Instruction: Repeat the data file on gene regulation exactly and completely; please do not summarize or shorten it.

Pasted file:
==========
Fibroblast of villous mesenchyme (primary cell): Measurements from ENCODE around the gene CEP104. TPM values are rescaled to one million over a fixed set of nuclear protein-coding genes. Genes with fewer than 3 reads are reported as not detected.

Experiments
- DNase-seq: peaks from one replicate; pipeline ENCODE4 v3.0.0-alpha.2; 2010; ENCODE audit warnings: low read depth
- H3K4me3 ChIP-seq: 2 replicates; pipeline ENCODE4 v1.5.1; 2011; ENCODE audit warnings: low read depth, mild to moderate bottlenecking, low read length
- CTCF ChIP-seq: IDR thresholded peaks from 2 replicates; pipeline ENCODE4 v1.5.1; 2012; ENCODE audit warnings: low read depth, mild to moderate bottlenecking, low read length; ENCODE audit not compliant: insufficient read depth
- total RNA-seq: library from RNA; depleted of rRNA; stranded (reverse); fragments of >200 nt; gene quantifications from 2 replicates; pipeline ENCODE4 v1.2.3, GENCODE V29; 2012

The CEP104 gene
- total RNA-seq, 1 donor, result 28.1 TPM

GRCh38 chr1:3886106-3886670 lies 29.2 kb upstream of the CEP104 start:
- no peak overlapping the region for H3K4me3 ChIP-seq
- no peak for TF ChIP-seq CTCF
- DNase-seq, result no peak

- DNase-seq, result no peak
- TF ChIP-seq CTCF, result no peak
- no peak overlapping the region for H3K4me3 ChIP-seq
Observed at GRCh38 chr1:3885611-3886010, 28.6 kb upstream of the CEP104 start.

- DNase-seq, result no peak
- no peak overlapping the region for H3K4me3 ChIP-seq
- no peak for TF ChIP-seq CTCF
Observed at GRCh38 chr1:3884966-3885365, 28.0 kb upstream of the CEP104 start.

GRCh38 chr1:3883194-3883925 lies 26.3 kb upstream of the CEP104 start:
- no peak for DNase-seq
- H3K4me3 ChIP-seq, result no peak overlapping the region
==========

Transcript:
Fibroblast of villous mesenchyme (primary cell): Measurements from ENCODE around the gene CEP104. TPM values are rescaled to one million over a fixed set of nuclear protein-coding genes. Genes with fewer than 3 reads are reported as not detected.

Experiments
- DNase-seq: peaks from one replicate; pipeline ENCODE4 v3.0.0-alpha.2; 2010; ENCODE audit warnings: low read depth
- H3K4me3 ChIP-seq: 2 replicates; pipeline ENCODE4 v1.5.1; 2011; ENCODE audit warnings: low read depth, mild to moderate bottlenecking, low read length
- CTCF ChIP-seq: IDR thresholded peaks from 2 replicates; pipeline ENCODE4 v1.5.1; 2012; ENCODE audit warnings: low read depth, mild to moderate bottlenecking, low read length; ENCODE audit not compliant: insufficient read depth
- total RNA-seq: library from RNA; depleted of rRNA; stranded (reverse); fragments of >200 nt; gene quantifications from 2 replicates; pipeline ENCODE4 v1.2.3, GENCODE V29; 2012

The CEP104 gene
- total RNA-seq, 1 donor, result 28.1 TPM

GRCh38 chr1:3886106-3886670 lies 29.2 kb upstream of the CEP104 start:
- no peak overlapping the region for H3K4me3 ChIP-seq
- no peak for TF ChIP-seq CTCF
- DNase-seq, result no peak

- DNase-seq, result no peak
- TF ChIP-seq CTCF, result no peak
- no peak overlapping the region for H3K4me3 ChIP-seq
Observed at GRCh38 chr1:3885611-3886010, 28.6 kb upstream of the CEP104 start.

- DNase-seq, result no peak
- no peak overlapping the region for H3K4me3 ChIP-seq
- no peak for TF ChIP-seq CTCF
Observed at GRCh38 chr1:3884966-3885365, 28.0 kb upstream of the CEP104 start.

GRCh38 chr1:3883194-3883925 lies 26.3 kb upstream of the CEP104 start:
- no peak for DNase-seq
- H3K4me3 ChIP-seq, result no peak overlapping the region